Believe it or not, there’s a not insignificant amount of crossover between heavy metal music and all things geek. The Sword openly references A Song of Ice and Fire and other fantasy faves in their music (Check out my interview with J. D. Cronise here.), and Metallica’s entire catalogue includes plenty of shout-outs to Cthulhu and his ilk. Go back even further and you’ve got proto-metal rockers Blue Oyster Cult churning out tunes about Godzilla and Elric of Melniboné.
But none of that is as geeky as Powerglove: a band named for the somewhat infamous (and largely useless) Nintendo game system controller from the eighties. Powerglove released its first EP, “Total Pwnage”, a collection of covers of video game music, in 2005. Since that time, they’ve followed it up with several more albums worth of power metal takes on not just music from video games, but also Saturday morning cartoons, and television shows.
While covering tunes from tv shows hasn’t hurt the band’s relationship with their fans, 2014’s “Video Game Metal” saw Powerglove returning to the video game music that is the bedrock of their act. Their newest album, “Continue?”, will focus on game music, as well. According to their publicist, they’re planning on releasing “Continue?” one track at a time over the next 13 months, beginning on March 31 with “Kraid’s Lair”. After all of the tracks are released, the band will offer a collected set.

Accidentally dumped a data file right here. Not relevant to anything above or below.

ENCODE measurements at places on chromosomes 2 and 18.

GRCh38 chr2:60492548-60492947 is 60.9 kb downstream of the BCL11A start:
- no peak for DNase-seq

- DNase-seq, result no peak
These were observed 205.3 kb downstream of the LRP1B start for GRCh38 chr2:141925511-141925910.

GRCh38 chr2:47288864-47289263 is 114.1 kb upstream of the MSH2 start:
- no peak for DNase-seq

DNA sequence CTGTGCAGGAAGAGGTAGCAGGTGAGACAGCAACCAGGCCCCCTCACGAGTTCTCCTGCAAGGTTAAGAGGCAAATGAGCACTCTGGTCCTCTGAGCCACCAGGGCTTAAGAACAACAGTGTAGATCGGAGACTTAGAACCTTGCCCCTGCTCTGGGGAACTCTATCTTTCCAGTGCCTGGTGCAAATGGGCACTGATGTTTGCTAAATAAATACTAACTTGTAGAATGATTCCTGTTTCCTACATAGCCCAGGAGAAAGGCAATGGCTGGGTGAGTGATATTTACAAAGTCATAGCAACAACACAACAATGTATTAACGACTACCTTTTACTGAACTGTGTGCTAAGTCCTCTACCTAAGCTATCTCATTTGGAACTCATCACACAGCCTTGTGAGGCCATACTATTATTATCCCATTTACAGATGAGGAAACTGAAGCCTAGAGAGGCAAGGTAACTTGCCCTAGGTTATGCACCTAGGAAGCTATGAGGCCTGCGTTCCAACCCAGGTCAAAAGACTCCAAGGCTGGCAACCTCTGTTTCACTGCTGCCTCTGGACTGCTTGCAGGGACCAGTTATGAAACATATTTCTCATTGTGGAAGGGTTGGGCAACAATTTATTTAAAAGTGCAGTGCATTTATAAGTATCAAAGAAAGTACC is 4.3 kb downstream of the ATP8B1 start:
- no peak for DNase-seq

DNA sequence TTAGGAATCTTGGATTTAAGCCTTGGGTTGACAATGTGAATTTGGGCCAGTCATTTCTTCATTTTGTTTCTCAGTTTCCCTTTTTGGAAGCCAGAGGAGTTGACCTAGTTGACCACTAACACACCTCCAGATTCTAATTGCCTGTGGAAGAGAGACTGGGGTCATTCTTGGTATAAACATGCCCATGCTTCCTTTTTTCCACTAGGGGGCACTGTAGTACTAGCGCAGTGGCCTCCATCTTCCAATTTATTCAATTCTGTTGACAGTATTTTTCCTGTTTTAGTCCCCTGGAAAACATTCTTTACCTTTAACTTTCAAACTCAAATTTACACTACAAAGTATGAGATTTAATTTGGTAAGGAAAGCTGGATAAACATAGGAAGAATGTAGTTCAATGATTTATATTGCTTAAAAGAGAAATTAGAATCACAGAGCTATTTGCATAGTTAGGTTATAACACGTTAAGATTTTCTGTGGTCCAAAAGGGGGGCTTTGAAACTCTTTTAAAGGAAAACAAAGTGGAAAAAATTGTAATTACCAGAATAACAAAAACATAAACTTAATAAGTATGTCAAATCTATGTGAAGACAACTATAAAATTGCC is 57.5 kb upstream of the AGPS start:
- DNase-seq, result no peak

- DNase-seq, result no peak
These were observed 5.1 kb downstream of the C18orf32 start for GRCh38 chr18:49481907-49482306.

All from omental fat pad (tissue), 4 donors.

Clearly, Powerglove isn’t just a novelty act, or if they are, it’s a long-running one. There aren’t too many people who are willing to keep a joke band going for almost a decade, and these guys actually get out and go on tour. Maybe Powerglove doesn’t play everyone’s kind of music, but you’ve got to respect them for sticking to their (light) guns for this long.
You’ve got a few days to wait for “Kraid’s Lair”, but I’ve got an older track if you want to check out Powerglove’s sound for yourself. By the way, if the band gets you nostalgic for the classic days of gaming, then I suggest you check out Playing with Power: Nintendo NES Classics, a nostalgic look back at Nintendo’s early years by Garitt Rocha and Nick Von Esmarch.